“Racist baby probably a Trump voter,” the headline then says in a subsequent screen.
The video then cuts to the original clip of the children hugging, and then cuts to the message “America is not the problem. Fake news is.”
The label is the latest flash point in an increasingly contentious debate over tech companies’ responsibility to police falsehoods and hoaxes spread by politicians on their platforms. It could worsen an already tense relationship between Silicon Valley and Trump, who has escalated his claims in recent weeks that social media titans are biased against conservatives.
Trump has also criticized the companies — particularly Twitter — for censoring him. Meanwhile, social media has become a major way he communicates with constituents, with more than 82 million followers on Twitter alone and missives that come day and night.
The video had received roughly 3.8 million views and more than 75,000 retweets at the time of Twitter’s label.
“This tweet has been labeled per our synthetic and manipulated media policy to give people more context,” Twitter spokeswoman Katie Rosborough said.
The White House did not have immediate respond to a request for comment.
This is only the third time that the company has announced that it would take action against one of the president’s tweets. Twitter has previously appended labels to a pair of Trump’s tweets that made misleading claims about mail-in ballots, as well as another post that said “when the looting starts, the shooting starts” for violating its terms on violence.
Trump lashed out at Twitter after the company’s initial decision to label his tweets regarding the mail-in ballots. He also signed an executive order that week that sought to punish social media companies by calling on federal regulators to reexamine a key legal shield that gives tech companies broad immunity for the posts and photos people share on their services.
Twitter’s decision to label the tweets is the culmination of a series of quiet and incremental processes intended to dismantle a long-standing exception that the social media industry has made for the speech of politicians. Social media companies are under increased pressure to moderate content on their websites — especially from the Oval Office — as concerns mount about misinformation amid the coronavirus pandemic and the run-up to the 2020 presidential election.
In March, Twitter also applied a similar manipulated media warning to a video tweeted by White House social media director Dan Scavino, which Trump retweeted.
Twitter implemented its manipulated media policy on March 5 to stem the spread of doctored photos and videos that could mislead users. Democrats ratcheted up pressure on companies to address the issue after videos edited to make House Speaker Nancy Pelosi (D-Calif.) appear drunk went viral on multiple social networks.
Meanwhile, video social media platform Snapchat has taken a different approach in seeking to limit the reach of Trump’s account. The company said it would no longer feature Trump in its “Discover” tab, though people can still search for the president’s account. Snapchat did not have immediate comment on the video, which was also posted to its platform.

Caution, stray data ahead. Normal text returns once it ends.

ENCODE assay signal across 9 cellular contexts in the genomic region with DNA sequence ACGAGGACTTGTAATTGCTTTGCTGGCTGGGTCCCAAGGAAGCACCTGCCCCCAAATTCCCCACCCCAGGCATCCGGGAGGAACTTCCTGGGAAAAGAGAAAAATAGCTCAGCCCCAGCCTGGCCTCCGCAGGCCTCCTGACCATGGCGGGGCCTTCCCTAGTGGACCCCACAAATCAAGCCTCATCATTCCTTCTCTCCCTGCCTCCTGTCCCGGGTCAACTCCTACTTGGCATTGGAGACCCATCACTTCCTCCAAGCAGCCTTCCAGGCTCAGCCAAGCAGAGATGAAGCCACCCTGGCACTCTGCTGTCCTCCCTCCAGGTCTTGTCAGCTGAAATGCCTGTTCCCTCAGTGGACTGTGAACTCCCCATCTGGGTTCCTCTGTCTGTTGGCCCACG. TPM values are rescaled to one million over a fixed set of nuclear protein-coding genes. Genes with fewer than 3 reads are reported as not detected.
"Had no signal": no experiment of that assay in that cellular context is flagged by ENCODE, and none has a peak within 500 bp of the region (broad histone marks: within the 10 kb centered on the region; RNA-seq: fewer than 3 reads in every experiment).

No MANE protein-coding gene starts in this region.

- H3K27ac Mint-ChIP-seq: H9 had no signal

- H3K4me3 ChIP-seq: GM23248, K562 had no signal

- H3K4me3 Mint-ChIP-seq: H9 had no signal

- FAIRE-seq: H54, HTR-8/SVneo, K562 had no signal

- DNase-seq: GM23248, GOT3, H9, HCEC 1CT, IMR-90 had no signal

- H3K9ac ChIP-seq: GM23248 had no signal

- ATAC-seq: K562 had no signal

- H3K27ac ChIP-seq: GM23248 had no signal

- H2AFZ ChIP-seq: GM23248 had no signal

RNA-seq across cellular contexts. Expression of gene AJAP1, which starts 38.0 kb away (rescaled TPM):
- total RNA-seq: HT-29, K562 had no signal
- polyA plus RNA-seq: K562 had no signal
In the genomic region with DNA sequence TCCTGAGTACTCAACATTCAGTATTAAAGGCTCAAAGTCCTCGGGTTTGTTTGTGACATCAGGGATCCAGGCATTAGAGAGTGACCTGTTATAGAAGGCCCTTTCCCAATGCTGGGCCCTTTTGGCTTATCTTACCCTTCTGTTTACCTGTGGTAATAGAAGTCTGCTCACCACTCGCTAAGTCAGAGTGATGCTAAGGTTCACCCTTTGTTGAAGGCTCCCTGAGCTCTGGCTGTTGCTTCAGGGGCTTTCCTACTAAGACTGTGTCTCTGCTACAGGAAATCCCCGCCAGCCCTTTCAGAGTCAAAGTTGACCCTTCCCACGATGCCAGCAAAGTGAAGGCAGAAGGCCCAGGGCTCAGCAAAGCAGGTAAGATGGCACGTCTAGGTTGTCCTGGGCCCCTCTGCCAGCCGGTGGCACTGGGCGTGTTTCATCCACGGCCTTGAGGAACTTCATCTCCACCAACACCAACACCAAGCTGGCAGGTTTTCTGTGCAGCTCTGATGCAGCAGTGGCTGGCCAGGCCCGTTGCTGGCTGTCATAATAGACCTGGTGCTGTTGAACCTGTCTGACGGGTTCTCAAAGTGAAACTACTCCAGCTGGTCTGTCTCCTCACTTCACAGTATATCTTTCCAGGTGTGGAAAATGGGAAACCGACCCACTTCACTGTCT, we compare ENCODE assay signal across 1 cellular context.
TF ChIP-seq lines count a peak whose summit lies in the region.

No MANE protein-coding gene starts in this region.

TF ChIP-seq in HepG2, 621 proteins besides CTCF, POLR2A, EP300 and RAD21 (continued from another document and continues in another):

The manipulated video Trump tweeted Thursday remains unlabeled on Facebook, where it received more than 100,000 likes and more than 26,000 shares. The company did not immediately respond to a request for comment about whether it planned to take similar action against the video.
The company on Thursday removed Trump campaign ads that included a symbol once used by the Nazis to designate political prisoners in concentration camps. The red inverted triangles were the campaign’s latest attack against antifa and “far-left groups.” Facebook has also removed ads from the president in the past that were criticized for making misleading claims about the U.S. Census.
Twitter previously labeled Trump’s tweet on fraudulent mail-in ballots with a label that says, “Get the facts about mail-in ballots.“ It redirects users to news articles about Trump’s unsubstantiated claim.
For the tweet that called for violence during the protests, Twitter added a gray box that now hides the tweet from public view unless a user clicks on it that reads: “This Tweet violated the Twitter Rules about glorifying violence.” The move also prevented other users from liking the president’s tweet or sharing it without appending comment.
“These THUGS are dishonoring the memory of George Floyd, and I won’t let that happen,” Trump tweeted late last month, adding, “Any difficulty and we will assume control but, when the looting starts, the shooting starts.”
The edited video that Twitter labeled on Thursday credited the user @CarpeDonktum, who has long been a favored purveyor of memes by Trump and his allies. Trump last year invited @CarpeDonktum to attend a White House summit on social media, where he railed against the companies for being biased against conservatives and praised his online supporters.
Critics warned that the event could embolden digital provocateurs to be more aggressive in their controversial tactics to support the president in an election year.
“Bahahahahaha,” @CarpeDonktum said in a tweet Thursday night, in response to Twitter’s label.